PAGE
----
The world is full of contradictions. Tens of thousands of people are working for several companies at the same time, and tens of thousands more are losing their jobs at tech giants. How to deal with all this? I don’t know, but it’s certainly worth discussing.
1. Overemployment = underdelivery?
We start with a taboo subject that has recently received a lot of attention in the media – mainly in the US. Journalists and employers have ‘discovered’ a completely ‘new’ phenomenon. After a good few years of working remotely, it has become clear that there are many people who work two (three or four) jobs. Secretly, of course.
Do you think I was joking when I wrote about four full-time jobs? No, just take a peek at Tik-Tok, where you will meet Cali. Cali recently boasted about working for four companies at the same time, reaching an audience of 2 million. Recipients made no secret of their fascination and some of their outrage. Cali’s response was a brief “Am I toxic? Lol”. If you are not convinced by Tik-Tok, just go to Reddit. There you will find a community of 119,000 people suggesting that so-called overemployment can be very profitable.
Vanity Fair quotes some of the contributions from developers on Reddit and confirms that this is popular especially in Silicon Valley. One engineer boasts of earning $200k a year for 15 hours of work and an additional $95k for reviewing source code that no one sends him. There are others who claim to have been employed in five positions at once, starting at US$16/hour and going up to US$1.2M a year. It probably goes without saying how this translates into efficiency in each of these companies.
Many such ‘stories’ are written by internet trolls, probably part-time. But the problem can be serious, and not just from the employers’ point of view. I am leaving out the ethics, as this is a matter of individual judgement. Rather, I am referring to the inherent elements of overemployment. These include the stress created by the fear of being ‘detected’, especially when our contract prohibits competitive activity. Added to this is the need to remain ‘average’ so as not to stand out from the team and not to be given too many new tasks. As a consequence, this leads to a stagnant career where money is at a very high level, but the level of satisfaction with personal progress is quite the opposite.
Nevertheless, I think that working several jobs at the same time will become more and more ‘popular’, especially in the context of the coming recession. Thus, doctors and nurses, who have long been working more than eight hours a day, will also be joined by programmers.
Has overemployment already reached Europe? When I look at the data on the most overworked nationalities (Poland, the Czech Republic, Hungary and Rumunia in the TOP20), I have some suspicions…
2. Here’s a browser your boss will love
Let’s leave workaholism behind, because here comes a browser that can effectively relieve you of it… or the opposite.
SigmaOS is a London-based start-up that has set out to create a browser for efficiency nerds. The concept is liked by investors, as evidenced by the $4 million funding. From the project’s website you can already download version 1.0 (for now only for macOS) and see how it differs from all those chromes and firefoxes.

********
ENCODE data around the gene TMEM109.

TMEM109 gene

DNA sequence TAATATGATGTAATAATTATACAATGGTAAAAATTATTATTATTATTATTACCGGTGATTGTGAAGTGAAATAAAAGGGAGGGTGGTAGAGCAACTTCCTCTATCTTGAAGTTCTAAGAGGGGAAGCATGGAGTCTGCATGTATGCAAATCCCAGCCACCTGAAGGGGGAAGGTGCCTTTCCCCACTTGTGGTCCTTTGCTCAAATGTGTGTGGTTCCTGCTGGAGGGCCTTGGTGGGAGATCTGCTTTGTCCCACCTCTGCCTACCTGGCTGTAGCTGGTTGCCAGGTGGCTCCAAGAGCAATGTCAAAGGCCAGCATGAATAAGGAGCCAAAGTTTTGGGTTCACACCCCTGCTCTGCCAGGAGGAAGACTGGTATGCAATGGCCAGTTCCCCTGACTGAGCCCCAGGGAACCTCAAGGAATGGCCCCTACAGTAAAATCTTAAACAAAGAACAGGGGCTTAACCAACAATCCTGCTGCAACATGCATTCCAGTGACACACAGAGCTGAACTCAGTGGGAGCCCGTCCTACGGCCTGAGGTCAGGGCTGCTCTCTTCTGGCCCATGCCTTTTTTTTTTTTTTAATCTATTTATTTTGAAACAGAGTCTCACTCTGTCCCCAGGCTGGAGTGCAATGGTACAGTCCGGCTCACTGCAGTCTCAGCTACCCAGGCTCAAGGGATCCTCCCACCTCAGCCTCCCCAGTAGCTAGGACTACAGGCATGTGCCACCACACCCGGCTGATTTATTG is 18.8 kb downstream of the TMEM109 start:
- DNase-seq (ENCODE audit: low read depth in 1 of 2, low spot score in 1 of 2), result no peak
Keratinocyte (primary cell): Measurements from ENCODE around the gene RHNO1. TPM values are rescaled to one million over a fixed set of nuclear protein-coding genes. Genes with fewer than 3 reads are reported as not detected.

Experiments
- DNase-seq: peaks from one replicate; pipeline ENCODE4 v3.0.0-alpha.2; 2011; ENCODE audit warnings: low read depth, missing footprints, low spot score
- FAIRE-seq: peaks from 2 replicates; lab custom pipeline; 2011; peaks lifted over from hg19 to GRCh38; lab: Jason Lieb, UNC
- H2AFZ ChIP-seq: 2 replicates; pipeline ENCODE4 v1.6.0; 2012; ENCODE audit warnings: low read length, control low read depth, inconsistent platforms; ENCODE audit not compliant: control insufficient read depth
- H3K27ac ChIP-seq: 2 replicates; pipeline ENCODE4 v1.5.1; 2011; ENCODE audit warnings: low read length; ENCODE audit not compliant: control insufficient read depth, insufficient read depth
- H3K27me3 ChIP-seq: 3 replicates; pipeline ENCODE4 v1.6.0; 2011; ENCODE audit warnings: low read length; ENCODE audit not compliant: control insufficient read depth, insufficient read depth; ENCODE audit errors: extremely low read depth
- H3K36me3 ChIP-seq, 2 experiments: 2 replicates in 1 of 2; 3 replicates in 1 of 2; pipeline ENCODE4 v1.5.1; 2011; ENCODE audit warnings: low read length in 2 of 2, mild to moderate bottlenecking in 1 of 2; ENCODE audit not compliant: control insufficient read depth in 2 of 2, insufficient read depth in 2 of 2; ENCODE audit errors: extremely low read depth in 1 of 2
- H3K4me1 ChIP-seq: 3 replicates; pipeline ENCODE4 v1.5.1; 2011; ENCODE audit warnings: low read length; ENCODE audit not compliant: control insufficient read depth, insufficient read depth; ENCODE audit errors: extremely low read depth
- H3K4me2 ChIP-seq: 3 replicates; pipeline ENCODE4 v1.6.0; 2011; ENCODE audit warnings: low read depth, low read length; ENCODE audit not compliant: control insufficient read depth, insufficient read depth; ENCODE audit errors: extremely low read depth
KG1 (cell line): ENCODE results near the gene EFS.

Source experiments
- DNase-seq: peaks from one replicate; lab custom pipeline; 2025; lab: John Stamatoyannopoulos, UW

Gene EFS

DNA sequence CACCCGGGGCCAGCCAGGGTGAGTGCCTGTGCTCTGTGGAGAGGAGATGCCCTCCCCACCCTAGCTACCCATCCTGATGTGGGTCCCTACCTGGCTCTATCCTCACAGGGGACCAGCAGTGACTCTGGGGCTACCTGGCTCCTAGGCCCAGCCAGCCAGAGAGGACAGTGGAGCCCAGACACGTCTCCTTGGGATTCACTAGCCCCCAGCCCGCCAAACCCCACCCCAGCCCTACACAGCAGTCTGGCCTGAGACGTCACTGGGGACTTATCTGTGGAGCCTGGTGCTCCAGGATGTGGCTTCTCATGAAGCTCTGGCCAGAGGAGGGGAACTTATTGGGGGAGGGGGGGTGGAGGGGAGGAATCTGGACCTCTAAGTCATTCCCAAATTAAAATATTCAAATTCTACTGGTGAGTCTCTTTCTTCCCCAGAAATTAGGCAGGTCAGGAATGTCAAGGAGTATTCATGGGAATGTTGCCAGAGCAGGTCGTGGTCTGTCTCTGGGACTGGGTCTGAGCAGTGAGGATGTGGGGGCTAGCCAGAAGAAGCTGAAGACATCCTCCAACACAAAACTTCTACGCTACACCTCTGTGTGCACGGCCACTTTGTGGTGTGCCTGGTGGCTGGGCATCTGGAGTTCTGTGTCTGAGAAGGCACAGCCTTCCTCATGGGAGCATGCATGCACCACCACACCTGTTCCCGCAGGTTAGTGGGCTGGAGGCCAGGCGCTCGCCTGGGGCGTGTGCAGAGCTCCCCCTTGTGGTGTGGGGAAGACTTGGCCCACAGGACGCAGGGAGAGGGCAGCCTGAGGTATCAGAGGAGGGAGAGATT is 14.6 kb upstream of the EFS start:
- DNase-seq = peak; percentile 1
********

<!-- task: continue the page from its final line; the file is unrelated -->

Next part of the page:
Don’t let your first impression fool you! SigmaOS is a pretty interesting workspace. You can create separate “Workplaces” in it to store selected websites. In this way, you group your work and create personalised categories for yourself. The individual tabs, on the other hand, are conceived as tasks which you close once you have completed your work on the specific page. In this way, your page backlog cleans up and the associations with Jira come to mind…
Depending on your needs, you can also split your browser screen in two to keep the most important information at hand (e.g. a cheat sheet to write code) or enable focus mode, which hides unnecessary buttons and functions. Of course, AdBlock is built in, so apart from social media you really won’t be distracted by anything.
I think this type of browser will appeal to more than just geeks. Bosses will like it too. I guarantee it.
3. Amazon this time
If you read us regularly, you’ll know that the last topic in Career Weekly has been sounding similar for the past few weeks. This time (unfortunately) it won’t be different. Amazon has joined the companies cutting jobs, almost equalling Facebook in the ‘Layoffs of the Year’ category. 10,000 people are likely to part ways with the e-commerce giant, with more redundancies planned for 2023. In the case of Amazon, the news was “semi-official” for a long time, but the situation has now been commented on by the current CEO, Andy Jassy. The reasons for the layoffs will come as no surprise to you, so I will simply leave you with a link to the CEO’s statement here.
In this case, it is not only the causes and consequences that are similar. Like other tech giants, Amazon scored a PR fail. Shortly after the layoffs it launched a brand new marketing campaign under the slogan “Joy is made”:
“What a happy year!” – shouted 10,000 people. And started praying that the next year would not be “happier”.